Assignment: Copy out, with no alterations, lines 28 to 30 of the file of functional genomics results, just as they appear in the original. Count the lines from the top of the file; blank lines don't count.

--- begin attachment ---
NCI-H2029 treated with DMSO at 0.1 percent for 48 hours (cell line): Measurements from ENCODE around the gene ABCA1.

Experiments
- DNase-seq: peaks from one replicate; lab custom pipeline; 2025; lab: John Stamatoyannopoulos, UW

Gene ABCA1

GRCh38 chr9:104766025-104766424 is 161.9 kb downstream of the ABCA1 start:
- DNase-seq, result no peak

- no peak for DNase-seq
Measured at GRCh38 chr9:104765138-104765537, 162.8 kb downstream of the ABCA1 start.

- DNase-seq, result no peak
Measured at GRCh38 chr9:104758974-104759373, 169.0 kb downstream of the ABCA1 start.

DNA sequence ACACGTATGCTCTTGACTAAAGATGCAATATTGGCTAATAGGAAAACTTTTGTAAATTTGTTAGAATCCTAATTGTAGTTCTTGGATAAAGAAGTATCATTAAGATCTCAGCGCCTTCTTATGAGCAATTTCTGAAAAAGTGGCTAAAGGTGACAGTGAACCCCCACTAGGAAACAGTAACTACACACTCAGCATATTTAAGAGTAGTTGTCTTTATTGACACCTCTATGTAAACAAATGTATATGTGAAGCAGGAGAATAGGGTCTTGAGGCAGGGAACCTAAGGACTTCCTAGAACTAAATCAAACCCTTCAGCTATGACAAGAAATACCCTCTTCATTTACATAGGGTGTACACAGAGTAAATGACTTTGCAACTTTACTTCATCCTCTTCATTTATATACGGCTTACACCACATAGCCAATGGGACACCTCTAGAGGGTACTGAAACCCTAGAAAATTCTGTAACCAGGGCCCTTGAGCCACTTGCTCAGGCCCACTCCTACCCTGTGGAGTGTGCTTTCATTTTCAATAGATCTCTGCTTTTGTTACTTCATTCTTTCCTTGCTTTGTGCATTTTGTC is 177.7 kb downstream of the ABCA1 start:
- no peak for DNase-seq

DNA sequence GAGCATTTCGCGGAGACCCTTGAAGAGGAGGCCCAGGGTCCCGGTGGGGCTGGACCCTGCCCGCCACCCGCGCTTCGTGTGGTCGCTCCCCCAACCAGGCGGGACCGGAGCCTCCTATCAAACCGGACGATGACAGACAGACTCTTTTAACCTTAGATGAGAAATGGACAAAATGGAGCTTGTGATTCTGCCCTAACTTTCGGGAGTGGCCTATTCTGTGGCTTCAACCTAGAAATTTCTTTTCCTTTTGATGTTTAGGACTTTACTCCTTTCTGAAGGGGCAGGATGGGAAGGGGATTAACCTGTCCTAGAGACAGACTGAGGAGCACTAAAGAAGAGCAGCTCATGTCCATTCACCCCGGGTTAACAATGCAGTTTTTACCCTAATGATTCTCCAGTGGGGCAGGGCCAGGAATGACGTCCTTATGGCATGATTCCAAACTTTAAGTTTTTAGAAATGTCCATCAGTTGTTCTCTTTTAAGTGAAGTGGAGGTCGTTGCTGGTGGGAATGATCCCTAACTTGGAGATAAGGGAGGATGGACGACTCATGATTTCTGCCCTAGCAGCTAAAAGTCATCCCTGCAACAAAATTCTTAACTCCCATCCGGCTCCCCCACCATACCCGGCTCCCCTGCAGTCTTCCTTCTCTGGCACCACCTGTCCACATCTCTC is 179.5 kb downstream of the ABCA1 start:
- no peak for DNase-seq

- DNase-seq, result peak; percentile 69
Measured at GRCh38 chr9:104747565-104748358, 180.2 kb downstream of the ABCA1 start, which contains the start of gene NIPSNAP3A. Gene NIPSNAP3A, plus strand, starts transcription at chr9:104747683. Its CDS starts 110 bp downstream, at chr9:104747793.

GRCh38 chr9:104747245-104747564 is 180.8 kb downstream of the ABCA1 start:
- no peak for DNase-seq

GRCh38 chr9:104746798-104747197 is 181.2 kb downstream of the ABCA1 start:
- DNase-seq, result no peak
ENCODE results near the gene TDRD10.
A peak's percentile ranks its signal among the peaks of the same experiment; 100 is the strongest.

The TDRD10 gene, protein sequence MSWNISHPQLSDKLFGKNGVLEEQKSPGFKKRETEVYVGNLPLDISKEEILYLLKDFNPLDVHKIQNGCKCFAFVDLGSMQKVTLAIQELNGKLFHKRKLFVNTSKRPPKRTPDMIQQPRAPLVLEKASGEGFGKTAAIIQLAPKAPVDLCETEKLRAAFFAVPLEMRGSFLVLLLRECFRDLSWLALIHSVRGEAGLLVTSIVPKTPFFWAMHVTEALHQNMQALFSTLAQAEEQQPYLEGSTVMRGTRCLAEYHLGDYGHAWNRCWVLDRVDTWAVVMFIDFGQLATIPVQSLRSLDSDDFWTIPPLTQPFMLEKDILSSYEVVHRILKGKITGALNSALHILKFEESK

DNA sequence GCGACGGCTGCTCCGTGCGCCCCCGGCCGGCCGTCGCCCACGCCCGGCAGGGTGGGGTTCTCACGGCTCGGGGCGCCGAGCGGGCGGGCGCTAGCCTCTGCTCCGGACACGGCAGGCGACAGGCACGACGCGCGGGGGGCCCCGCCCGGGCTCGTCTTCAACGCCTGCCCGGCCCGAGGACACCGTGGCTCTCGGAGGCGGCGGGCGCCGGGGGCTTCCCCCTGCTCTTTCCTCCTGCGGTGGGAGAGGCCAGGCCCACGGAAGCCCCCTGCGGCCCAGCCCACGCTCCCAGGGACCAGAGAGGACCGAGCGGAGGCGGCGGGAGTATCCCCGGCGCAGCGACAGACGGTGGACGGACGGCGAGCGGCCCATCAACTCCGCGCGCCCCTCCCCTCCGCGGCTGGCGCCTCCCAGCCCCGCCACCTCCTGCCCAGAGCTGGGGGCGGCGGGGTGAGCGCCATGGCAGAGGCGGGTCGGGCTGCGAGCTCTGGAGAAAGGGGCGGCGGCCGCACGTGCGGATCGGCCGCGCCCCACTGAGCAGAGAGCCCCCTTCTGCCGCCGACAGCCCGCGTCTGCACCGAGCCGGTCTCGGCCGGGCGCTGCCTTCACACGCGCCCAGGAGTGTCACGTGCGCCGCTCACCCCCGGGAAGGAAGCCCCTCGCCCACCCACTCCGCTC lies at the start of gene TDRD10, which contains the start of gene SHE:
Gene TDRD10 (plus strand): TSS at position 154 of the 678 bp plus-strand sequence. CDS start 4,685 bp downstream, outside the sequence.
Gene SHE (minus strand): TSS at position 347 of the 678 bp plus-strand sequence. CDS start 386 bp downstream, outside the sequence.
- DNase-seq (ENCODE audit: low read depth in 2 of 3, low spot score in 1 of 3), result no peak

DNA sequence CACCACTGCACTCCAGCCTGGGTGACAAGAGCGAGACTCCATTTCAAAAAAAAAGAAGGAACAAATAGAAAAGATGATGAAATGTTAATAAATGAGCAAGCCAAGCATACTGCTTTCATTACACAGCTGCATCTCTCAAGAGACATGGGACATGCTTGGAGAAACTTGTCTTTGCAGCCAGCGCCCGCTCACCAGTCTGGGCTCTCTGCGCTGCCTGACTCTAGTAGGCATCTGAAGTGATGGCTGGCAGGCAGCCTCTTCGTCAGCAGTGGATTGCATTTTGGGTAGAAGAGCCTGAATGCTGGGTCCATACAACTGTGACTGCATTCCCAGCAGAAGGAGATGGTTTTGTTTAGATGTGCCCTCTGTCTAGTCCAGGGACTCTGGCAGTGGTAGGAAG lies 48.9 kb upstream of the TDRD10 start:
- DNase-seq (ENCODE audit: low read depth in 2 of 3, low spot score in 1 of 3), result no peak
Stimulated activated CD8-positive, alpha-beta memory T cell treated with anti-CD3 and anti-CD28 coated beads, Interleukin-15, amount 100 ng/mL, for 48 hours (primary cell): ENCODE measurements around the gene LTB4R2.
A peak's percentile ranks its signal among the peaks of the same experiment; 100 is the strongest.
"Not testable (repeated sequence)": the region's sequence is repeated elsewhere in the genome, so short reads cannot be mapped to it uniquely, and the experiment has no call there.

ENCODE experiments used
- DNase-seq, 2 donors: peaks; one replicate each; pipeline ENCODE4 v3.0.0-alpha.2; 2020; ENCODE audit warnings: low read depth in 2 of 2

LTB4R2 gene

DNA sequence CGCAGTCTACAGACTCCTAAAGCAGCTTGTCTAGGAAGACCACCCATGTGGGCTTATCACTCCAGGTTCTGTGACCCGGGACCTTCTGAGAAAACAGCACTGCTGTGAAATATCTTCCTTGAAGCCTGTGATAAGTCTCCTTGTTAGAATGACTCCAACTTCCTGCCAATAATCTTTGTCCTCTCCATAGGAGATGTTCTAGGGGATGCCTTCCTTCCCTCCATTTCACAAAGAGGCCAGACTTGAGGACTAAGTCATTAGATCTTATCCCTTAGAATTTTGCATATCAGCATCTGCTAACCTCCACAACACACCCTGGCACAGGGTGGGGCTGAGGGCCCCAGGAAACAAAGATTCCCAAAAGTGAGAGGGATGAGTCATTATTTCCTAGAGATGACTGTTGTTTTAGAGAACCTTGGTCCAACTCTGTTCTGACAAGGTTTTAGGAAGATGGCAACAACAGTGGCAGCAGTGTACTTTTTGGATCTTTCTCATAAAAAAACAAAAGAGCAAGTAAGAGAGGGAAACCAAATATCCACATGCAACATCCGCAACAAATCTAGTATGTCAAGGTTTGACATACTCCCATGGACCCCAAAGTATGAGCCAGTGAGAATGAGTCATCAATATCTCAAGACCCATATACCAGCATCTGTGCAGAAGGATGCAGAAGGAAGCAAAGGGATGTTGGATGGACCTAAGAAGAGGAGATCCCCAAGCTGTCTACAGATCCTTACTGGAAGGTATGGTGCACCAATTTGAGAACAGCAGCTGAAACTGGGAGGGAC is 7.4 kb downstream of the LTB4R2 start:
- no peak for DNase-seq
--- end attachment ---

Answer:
DNA sequence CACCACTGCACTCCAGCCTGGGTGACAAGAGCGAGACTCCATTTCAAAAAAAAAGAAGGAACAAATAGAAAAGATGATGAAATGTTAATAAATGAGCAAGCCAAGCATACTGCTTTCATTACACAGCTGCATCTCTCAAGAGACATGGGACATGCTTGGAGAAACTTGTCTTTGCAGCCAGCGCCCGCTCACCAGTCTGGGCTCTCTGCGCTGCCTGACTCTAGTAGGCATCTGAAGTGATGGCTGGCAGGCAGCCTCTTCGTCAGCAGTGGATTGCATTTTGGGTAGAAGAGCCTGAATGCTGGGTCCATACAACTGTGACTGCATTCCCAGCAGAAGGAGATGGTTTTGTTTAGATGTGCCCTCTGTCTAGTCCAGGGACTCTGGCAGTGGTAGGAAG lies 48.9 kb upstream of the TDRD10 start:
- DNase-seq (ENCODE audit: low read depth in 2 of 3, low spot score in 1 of 3), result no peak
Stimulated activated CD8-positive, alpha-beta memory T cell treated with anti-CD3 and anti-CD28 coated beads, Interleukin-15, amount 100 ng/mL, for 48 hours (primary cell): ENCODE measurements around the gene LTB4R2.